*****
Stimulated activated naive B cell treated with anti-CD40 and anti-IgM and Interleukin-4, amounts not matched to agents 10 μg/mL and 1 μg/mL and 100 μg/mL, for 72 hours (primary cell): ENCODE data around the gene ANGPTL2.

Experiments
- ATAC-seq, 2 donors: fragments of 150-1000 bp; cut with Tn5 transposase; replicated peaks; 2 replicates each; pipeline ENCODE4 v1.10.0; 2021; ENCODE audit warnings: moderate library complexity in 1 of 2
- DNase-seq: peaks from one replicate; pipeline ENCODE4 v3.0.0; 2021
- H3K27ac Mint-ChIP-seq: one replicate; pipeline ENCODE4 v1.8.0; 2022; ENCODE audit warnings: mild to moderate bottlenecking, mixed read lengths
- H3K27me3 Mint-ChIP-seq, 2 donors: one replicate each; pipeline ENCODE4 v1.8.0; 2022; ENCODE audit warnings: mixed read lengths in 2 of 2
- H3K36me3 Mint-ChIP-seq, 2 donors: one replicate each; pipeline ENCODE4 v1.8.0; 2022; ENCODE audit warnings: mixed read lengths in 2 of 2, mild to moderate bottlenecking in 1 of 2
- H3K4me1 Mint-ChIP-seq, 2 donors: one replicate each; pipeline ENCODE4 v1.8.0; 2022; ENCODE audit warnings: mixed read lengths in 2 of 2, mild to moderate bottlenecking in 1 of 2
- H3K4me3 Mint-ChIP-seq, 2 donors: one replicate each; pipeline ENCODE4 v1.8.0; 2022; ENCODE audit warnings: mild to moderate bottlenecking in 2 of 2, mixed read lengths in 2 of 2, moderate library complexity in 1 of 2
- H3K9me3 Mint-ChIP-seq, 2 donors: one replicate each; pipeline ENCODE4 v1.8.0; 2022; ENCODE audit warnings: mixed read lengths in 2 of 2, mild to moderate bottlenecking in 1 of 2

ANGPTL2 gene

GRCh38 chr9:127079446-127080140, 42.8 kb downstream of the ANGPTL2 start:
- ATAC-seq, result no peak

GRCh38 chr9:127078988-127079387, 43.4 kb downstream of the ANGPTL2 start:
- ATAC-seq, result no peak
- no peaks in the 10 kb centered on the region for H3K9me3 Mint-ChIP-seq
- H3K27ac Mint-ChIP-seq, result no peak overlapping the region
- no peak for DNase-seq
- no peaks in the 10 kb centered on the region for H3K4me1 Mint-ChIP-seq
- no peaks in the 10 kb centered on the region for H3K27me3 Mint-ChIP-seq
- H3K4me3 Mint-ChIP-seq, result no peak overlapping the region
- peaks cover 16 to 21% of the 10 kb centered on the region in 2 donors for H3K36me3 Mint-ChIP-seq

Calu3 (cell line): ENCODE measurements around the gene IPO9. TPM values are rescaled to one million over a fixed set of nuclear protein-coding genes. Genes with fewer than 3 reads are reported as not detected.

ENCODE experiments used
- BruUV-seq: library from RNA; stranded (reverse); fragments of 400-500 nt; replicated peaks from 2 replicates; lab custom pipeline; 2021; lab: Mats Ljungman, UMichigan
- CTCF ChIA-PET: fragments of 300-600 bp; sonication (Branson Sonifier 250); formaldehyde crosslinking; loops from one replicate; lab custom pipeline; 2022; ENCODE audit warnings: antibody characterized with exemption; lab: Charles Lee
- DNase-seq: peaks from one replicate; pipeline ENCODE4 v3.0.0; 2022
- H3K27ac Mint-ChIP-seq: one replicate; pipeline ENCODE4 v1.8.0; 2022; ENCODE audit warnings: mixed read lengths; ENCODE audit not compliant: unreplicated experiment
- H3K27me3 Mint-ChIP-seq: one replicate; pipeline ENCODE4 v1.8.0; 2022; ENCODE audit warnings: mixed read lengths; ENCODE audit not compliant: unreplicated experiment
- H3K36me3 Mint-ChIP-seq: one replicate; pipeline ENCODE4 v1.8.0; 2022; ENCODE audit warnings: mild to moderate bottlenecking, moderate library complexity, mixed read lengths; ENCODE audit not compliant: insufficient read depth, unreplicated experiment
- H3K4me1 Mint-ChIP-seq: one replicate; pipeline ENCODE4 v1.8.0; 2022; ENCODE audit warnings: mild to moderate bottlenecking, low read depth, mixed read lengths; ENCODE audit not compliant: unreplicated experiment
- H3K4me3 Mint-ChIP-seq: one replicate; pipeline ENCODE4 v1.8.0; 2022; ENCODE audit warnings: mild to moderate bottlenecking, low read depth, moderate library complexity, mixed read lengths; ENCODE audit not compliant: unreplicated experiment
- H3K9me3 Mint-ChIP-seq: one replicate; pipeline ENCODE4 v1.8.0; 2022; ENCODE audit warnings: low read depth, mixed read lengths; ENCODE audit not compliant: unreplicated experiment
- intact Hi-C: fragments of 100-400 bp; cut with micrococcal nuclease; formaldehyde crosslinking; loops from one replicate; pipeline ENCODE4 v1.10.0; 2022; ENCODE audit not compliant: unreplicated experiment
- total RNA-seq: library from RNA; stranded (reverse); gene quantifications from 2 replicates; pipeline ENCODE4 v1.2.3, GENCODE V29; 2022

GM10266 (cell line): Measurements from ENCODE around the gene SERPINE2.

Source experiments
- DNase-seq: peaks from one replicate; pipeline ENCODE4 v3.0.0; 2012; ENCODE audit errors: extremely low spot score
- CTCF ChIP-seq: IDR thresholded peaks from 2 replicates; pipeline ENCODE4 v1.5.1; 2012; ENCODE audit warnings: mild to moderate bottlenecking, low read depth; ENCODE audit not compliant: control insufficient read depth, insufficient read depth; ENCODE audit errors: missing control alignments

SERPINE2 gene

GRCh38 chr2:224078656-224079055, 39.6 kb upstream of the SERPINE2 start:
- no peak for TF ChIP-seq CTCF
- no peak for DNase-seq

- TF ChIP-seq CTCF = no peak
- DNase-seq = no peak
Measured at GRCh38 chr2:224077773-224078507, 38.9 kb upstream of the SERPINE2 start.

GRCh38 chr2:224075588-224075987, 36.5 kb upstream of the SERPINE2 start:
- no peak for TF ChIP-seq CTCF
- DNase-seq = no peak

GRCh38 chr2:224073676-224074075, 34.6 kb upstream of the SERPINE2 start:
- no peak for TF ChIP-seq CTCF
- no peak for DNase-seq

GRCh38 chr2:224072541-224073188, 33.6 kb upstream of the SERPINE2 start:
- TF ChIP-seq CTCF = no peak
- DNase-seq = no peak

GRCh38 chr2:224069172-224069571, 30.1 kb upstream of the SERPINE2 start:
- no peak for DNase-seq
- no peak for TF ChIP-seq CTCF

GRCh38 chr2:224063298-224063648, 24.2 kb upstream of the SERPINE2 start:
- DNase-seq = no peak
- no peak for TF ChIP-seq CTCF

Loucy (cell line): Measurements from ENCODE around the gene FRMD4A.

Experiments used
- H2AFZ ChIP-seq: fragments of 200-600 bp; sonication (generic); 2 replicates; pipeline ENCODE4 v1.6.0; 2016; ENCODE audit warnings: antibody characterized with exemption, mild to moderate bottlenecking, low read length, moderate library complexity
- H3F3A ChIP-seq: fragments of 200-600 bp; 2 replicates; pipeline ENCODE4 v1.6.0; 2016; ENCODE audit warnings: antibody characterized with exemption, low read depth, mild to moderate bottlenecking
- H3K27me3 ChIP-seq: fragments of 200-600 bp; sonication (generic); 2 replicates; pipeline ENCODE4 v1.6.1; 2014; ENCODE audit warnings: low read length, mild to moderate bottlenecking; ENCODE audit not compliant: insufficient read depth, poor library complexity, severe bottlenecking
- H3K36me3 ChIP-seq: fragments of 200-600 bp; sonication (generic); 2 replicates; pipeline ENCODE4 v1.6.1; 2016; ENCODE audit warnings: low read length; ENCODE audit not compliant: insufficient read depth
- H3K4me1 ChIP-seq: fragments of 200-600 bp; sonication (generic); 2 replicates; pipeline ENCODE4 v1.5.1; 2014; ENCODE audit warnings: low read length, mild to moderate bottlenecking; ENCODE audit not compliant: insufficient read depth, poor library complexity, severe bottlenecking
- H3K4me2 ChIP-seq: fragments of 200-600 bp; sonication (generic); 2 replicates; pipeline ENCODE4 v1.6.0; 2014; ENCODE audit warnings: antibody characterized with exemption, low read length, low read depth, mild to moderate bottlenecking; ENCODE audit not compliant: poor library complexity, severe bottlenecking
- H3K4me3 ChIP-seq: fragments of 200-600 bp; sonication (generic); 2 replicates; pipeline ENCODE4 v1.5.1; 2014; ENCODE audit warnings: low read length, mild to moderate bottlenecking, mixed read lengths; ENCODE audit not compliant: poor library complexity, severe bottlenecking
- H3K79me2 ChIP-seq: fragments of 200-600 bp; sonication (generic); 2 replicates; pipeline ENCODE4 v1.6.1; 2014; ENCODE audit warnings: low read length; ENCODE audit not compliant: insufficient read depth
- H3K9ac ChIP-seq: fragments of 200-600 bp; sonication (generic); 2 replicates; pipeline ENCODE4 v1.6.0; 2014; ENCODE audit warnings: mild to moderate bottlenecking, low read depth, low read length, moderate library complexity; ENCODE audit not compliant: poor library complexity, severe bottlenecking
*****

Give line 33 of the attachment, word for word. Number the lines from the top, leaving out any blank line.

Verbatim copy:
- H3K9me3 Mint-ChIP-seq: one replicate; pipeline ENCODE4 v1.8.0; 2022; ENCODE audit warnings: low read depth, mixed read lengths; ENCODE audit not compliant: unreplicated experiment